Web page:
safe renegotiation bug?
tmraz at redhat.com
Fri May 28 10:05:26 CEST 2010
On Fri, 2010-05-28 at 09:48 +0200, Simon Josefsson wrote:
> Nikos Mavrogiannopoulos <nmav at gnutls.org> writes:
> > Simon Josefsson wrote:
> >>>>> Should be ok now. I get aborts in the srn5 but they seem intended?
> >>>> I fixed that now -- however it seems there is another problem, now the
> >>>> rehandshake succeeds against a server that doesn't support safe
> >>>> renegotiation. The second handshake in srn5 should fail, shouldn't it?
> >>> By default server is on unsafe renegotiation mode and doesn't require
> >>> any of the extensions, either on the first or subsequent negotiations.
> >>> Disallowing rengotiations after this point for the client shouldn't
> >>> offer any advantage since you are already connected securely to a peer.
> >> But this self tests is with a server that has safe renegotiation
> >> disabled, see tests/safe-renegotiation/srn5.c.
> >> The client by default permits connections, but I don't think clients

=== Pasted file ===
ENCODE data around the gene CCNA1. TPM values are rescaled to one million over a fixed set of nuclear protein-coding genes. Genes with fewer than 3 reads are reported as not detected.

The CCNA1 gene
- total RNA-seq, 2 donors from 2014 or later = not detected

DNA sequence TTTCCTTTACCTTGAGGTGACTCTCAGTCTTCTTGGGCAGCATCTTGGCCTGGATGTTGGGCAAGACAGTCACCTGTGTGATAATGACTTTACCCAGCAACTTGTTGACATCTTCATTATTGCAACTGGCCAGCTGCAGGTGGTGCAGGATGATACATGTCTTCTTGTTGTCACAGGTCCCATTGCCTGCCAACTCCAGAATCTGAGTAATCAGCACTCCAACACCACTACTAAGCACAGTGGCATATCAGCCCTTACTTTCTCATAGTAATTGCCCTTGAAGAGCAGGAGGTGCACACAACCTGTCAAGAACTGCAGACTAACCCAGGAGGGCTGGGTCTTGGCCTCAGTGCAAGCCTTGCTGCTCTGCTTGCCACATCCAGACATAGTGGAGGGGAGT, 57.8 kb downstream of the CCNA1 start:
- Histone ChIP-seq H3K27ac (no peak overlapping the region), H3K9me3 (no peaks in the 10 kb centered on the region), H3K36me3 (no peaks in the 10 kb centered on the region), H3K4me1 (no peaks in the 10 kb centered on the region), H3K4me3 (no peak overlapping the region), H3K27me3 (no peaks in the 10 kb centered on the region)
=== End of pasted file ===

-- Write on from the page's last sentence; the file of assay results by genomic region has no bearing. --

> >> should (by default) allow renegotiation against such servers.
> > Why?
> To me it was more that I couldn't answer 'Why not?'. I'm not sure what
> the balance should be. We already decided that (by default) we can't
> disable everything we know is insecure due to interop, so decisions
> whether to enable/disable other things by default is subjective.
> NSS does not allow upgraded clients to renegotiate with unupgraded
> servers, see: https://developer.mozilla.org/NSS_3.12.6_release_notes
I've already argued about this before.
Although in case of connecting to a server which does not have the
renegotiation extension support the connection might be vulnerable. It
as well might not be in case the server has renegotiation support turned
On the other hand if the client successfully renegotiates with such
server or the server requests renegotiation, the client now positively
knows that the connection is vulnerable.
So doing it like this seems to me as a reasonable compromise as there
might be reasons why implementing the renegotiation extension on some
legacy server was not feasible but it was possible to switch off the
renegotiations on it completely making it non-vulnerable to the attack.
No matter how far down the wrong road you've gone, turn back.
More information about the Gnutls-devel